Mathan is an Assistant Professor in the School of Design Strategies and core faculty in Transdisciplinary Design at Parsons The New School for Design. He co-ordinates the Humanitarian Design Platform and directs the Humanitarian Design Lab conducting design research with and advising various external partners from the humanitarian, NGO and development community including the Red Cross (IFRC, American Red Cross), Oxfam America, World Bank (Social Resilience) and the United Nations (UNHCR, UNISDR and UNU) and has been awarded research grants from various branches of the United Nations and the World Bank. Previously at Columbia University he directed the Moving Image Lab at Columbia (MILC), a project-based research lab exploring the role of film and animation in architecture and design, and taught courses in the Graduate School of Architecture, Planning and Preservation. His work has been screened in architecture and film festivals internationally (Sydney Architecture Festival, International Architecture Biennale Rotterdam, Onedotzero, Melbourne International Animation Fesitival) and he continues to publish in the areas of digital representation for architecture, animation and visual effects for film. Trained as an architect, he spent his earlier years working at the offices of Daniel Libeskind in Berlin and Diller, Scofidio + Renfro in New York before moving into film and animation. He is now a practicing filmmaker and academic exploring how to assist vulnerable communities through design with collaborative projects that bring together people from the humanitarian and development fields with design researchers and practitioners.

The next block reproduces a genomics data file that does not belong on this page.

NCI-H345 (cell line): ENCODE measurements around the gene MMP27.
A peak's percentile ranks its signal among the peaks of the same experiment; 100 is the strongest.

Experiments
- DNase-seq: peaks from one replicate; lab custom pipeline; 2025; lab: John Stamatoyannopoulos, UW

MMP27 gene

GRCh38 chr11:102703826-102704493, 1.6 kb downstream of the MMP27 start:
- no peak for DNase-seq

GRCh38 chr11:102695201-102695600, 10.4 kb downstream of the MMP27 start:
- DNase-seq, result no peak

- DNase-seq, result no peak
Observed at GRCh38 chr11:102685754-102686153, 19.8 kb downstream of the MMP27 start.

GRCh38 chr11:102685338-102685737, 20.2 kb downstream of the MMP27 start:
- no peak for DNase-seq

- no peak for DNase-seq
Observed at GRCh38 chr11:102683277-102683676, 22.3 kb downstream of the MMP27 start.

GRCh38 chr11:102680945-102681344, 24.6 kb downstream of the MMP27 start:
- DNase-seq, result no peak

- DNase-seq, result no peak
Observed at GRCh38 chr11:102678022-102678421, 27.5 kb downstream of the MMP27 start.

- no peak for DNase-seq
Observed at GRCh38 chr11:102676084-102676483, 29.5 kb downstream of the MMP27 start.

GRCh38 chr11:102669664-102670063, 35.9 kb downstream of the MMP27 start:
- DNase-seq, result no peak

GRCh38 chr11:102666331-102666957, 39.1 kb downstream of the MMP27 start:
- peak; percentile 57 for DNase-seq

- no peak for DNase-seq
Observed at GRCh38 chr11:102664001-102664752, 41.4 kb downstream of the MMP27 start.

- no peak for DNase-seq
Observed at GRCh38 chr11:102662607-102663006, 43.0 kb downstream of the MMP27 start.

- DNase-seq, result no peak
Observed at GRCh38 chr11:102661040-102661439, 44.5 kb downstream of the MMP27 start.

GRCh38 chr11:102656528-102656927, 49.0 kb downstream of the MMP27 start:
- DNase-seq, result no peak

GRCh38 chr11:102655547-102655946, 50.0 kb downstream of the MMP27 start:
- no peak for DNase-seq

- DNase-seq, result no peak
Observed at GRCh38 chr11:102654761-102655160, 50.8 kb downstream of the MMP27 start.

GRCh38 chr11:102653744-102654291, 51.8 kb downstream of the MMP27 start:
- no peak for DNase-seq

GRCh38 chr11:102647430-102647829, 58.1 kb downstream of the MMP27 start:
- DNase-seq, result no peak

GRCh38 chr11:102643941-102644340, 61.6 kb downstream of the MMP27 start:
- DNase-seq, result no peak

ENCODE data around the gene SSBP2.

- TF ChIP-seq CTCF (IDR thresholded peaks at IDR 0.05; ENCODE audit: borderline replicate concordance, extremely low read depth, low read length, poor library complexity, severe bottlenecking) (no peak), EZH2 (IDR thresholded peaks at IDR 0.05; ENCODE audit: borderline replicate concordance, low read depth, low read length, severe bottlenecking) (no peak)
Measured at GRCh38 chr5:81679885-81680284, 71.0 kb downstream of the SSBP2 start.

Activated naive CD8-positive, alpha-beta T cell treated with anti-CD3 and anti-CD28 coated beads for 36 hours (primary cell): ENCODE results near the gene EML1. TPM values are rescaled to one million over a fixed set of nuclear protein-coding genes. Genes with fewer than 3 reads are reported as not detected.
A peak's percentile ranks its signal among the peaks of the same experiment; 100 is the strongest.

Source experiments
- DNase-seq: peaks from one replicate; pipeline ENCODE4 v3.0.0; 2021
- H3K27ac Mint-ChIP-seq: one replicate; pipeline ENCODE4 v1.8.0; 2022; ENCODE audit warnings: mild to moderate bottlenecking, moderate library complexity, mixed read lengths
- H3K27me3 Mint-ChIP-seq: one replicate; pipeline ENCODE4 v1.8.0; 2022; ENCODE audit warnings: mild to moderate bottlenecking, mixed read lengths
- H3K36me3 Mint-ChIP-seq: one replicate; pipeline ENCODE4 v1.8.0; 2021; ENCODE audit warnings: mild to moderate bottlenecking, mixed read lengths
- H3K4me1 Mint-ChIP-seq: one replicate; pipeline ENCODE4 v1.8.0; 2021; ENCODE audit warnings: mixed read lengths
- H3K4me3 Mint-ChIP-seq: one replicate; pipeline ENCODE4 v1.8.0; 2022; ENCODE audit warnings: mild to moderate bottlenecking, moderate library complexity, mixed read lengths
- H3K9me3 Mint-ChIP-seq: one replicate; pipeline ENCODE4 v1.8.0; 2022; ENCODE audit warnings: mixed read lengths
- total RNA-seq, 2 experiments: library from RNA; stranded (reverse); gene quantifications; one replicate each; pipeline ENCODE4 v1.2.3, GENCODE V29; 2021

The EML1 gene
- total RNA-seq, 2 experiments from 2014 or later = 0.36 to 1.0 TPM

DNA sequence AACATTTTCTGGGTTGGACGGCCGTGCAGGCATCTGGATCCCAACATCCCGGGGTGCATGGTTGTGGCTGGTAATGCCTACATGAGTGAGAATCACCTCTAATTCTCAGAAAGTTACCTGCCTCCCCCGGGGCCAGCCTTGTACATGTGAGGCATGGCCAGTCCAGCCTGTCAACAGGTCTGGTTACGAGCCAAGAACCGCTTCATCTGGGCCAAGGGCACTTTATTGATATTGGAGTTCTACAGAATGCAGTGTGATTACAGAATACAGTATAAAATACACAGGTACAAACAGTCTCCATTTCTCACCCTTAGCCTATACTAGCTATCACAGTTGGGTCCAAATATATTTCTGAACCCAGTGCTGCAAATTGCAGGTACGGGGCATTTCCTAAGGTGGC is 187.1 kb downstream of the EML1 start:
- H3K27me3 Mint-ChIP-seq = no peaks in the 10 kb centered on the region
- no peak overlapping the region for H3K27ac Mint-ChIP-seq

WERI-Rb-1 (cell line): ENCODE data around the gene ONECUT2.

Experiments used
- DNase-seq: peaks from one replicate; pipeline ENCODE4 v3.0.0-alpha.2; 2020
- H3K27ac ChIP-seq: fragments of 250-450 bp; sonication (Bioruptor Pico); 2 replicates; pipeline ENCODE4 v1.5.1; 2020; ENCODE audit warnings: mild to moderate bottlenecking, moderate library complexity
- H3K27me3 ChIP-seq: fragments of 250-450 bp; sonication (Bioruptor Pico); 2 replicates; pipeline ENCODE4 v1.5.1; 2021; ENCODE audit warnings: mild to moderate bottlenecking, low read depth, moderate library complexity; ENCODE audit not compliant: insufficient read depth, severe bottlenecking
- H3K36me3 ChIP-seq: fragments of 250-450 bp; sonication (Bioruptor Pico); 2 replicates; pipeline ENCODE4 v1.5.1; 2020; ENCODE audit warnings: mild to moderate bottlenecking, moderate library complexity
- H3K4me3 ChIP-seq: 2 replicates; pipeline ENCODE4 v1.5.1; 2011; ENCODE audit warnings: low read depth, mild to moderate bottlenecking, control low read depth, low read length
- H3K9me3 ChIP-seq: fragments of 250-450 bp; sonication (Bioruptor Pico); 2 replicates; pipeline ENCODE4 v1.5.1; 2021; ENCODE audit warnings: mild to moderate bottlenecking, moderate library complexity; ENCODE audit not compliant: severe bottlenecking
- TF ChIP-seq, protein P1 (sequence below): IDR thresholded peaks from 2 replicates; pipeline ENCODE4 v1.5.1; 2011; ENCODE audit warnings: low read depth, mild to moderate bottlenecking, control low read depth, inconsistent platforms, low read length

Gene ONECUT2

Ellen is the Executive Director of The Center for Public Integrity where she oversees the Center’s domestic investigations and editorial staff. She was formerly senior vice president of news at NPR. There she managed 36 bureaus, more than 400 U.S. and international staffers and a $75 million budget. Under Ellen’s leadership, the audience for NPR.org grew from four million unique monthly visitors in 2006 to 12 million in 2010. During that timeframe she also oversaw a 10 percent growth in audience for NPR’s news programs to more than 27 million weekly listeners. During her time leading NPR news, it won a multitude of prestigious awards, including Peabody Awards, Alfred I. DuPont-Columbia University Awards, Robert F. Kennedy Awards, George Polk Awards, Investigative Reporters and Editors Awards, and Overseas Press Club Awards among others.
The Tiny Spark pilot has been made possible by a generous contribution from The Chronicle of Philanthropy, connecting the nonprofit world with news, jobs and ideas.